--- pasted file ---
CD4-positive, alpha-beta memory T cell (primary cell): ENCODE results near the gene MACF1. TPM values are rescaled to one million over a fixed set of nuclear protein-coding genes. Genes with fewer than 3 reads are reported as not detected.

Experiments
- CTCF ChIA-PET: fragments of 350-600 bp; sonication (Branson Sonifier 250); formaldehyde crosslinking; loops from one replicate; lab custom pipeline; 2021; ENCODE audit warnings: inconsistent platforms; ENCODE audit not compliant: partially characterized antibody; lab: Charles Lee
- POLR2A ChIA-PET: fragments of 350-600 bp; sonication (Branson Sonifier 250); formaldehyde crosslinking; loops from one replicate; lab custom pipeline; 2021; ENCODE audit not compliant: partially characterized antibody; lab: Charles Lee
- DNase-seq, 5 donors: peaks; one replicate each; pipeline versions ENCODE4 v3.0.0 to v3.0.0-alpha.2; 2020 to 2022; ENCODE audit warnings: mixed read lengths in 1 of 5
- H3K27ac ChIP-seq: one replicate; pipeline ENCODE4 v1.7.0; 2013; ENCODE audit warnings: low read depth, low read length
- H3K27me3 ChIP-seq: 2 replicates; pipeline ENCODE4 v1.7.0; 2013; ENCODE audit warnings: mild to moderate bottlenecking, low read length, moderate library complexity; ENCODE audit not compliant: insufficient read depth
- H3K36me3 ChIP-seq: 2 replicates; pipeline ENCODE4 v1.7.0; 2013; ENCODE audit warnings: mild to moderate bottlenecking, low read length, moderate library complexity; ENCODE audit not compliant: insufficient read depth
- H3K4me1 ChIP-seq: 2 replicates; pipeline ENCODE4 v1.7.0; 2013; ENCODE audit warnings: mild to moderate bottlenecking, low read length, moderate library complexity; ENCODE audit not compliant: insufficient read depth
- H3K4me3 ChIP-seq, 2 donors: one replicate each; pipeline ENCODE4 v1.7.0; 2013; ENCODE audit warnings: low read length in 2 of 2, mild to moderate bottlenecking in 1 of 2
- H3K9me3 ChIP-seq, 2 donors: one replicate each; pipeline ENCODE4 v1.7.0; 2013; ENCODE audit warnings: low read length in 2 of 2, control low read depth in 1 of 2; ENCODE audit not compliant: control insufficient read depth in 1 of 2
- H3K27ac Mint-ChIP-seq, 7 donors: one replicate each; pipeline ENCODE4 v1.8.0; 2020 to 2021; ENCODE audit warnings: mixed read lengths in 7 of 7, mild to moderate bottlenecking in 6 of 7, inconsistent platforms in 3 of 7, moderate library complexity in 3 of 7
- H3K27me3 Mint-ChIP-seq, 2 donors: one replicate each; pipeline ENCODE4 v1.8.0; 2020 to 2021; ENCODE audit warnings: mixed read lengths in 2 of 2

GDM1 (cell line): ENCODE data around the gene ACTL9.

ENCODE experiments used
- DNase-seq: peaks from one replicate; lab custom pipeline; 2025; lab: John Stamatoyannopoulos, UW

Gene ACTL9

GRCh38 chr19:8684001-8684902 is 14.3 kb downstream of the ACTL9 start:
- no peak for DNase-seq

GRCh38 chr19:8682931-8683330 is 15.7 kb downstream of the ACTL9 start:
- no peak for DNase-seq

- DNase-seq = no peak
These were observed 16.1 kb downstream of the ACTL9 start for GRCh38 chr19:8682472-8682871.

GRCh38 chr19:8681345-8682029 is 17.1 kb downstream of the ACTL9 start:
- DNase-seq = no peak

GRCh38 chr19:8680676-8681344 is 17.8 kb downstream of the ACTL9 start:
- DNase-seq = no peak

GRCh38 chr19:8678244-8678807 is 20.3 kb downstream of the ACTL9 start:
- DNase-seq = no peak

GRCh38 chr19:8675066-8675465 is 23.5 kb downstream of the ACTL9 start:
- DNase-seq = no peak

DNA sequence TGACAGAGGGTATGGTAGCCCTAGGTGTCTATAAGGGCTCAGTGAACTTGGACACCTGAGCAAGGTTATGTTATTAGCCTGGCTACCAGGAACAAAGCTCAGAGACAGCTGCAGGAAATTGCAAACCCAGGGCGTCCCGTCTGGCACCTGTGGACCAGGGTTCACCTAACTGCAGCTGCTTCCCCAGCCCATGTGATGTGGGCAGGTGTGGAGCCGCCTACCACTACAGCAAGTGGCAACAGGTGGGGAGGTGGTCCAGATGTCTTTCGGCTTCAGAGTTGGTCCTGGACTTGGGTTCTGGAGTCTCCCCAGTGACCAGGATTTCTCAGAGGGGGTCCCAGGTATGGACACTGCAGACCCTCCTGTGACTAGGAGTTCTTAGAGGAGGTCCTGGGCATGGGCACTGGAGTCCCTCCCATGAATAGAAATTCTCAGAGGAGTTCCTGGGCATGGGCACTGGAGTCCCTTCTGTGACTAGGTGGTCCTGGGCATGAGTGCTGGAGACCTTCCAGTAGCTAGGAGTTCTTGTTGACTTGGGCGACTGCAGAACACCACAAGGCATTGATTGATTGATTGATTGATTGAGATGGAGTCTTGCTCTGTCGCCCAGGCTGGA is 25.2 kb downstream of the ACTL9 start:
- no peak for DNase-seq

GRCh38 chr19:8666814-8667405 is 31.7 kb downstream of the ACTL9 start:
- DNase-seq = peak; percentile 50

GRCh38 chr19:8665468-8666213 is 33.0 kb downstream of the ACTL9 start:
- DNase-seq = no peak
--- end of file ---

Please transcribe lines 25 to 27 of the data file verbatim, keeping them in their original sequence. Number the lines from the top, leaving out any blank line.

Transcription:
- DNase-seq = no peak

GRCh38 chr19:8680676-8681344 is 17.8 kb downstream of the ACTL9 start:
- DNase-seq = no peak